Mozilla Explains: Why Does YouTube Recommend Conspiracy Theory Videos?

Xavier Harding

By Xavier Harding | June 8, 2021 | Mozilla Explains

Fear leads to anger. Anger leads to hate. Hate leads to...clicks?

Most of the videos you’d find on YouTube are free for you and me to watch. How, then, did YouTube rake in $6 billion in just three months this year? How is the site on its way to rivaling the earnings of Netflix — a service that charges all of its subscribers a monthly fee?

YouTube makes billions each month through the help of advertising. The more YouTube videos a viewer consumes, the more ad money Google (YouTube’s parent company) can rake in. Simply put, the longer YouTube can keep you on its site, the better for its pocketbook. It’s why, like we mentioned before, YouTube’s recommendation algorithm is intended to keep you on the site watching videos for as long as possible.

This isn’t always a bad thing, but oftentimes it can be. For example, content that is entertaining isn’t always factually correct or safe. “Hatred is useful for clickbait,” as Guillaume Chaslot puts it. The current Mozilla fellow and former Google engineer says as much in our latest Mozilla Explains. That hatred, in some cases, can lead to radicalization — where a viewer winds up falling down a rabbit hole filled with misleading and violent information, in some cases urged on by YouTube’s recommendation algorithm.

Users can quickly fall prey to a domino effect, where one conspiracy video leads to another. In fact, in our YouTube Regrets series we studied exactly this. We asked Mozilla supporters about the times they felt as if the algorithm suggested extreme content and thousands of them responded to tell us all about the weird places they were led to. From searching simple dance videos that led to videos about bodily harm to drag queen self esteem videos that transitioned eventually to anti-LGBTQ content. Users of YouTube were taken to some eerie corners of the site — all thanks to YouTube’s recommendation algorithm. Zoom out and this sequence of events happening repeatedly, while profitable for YouTube, can be dangerous for society.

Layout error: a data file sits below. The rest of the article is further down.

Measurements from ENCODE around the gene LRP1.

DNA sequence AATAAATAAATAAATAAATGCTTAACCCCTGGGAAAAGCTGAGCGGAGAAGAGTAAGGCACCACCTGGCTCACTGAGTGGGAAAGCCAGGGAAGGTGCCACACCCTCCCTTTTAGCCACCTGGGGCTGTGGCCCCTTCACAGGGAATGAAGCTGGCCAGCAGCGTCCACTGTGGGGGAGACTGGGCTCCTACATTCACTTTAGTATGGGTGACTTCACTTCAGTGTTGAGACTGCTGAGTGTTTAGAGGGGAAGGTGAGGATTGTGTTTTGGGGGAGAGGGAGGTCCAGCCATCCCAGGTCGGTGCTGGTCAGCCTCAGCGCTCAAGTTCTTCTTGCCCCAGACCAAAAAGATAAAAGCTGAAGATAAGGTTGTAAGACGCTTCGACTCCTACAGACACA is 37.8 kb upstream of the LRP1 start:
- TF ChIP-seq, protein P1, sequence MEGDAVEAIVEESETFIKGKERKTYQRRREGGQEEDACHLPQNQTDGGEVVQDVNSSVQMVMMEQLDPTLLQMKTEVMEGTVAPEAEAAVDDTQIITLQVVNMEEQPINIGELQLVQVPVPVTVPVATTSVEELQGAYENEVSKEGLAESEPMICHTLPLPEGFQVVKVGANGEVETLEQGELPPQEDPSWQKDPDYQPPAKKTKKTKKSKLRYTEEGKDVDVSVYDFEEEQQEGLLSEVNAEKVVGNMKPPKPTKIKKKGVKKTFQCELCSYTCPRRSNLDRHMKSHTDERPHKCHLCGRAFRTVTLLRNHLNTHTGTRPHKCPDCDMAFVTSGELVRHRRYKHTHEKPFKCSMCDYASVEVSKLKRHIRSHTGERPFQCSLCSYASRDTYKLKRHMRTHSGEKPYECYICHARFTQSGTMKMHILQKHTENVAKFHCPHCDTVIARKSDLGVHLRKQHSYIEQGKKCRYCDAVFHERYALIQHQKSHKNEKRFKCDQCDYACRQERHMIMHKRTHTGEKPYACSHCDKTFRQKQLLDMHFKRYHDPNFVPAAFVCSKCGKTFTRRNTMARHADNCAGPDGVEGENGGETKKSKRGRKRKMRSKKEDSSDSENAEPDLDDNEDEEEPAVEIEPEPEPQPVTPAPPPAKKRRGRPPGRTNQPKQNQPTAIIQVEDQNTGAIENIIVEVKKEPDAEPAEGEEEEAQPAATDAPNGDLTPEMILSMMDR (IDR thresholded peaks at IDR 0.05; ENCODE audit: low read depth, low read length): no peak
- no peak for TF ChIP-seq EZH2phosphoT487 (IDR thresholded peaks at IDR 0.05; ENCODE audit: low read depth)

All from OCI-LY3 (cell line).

So what do we do about all this? For starters, you can chime in and tell us about a time YouTube’s suggestion bot led you astray. Additionally, Chaslot recommends regulators step in and issue laws that begin to curb this. But there’s something you can do as well — arm yourself with knowledge. “When you know that YouTube is trying to manipulate you, it doesn’t work as well,” Chaslot says. Hate leads to clicks but only you can prevent yourself from turning to the dark side.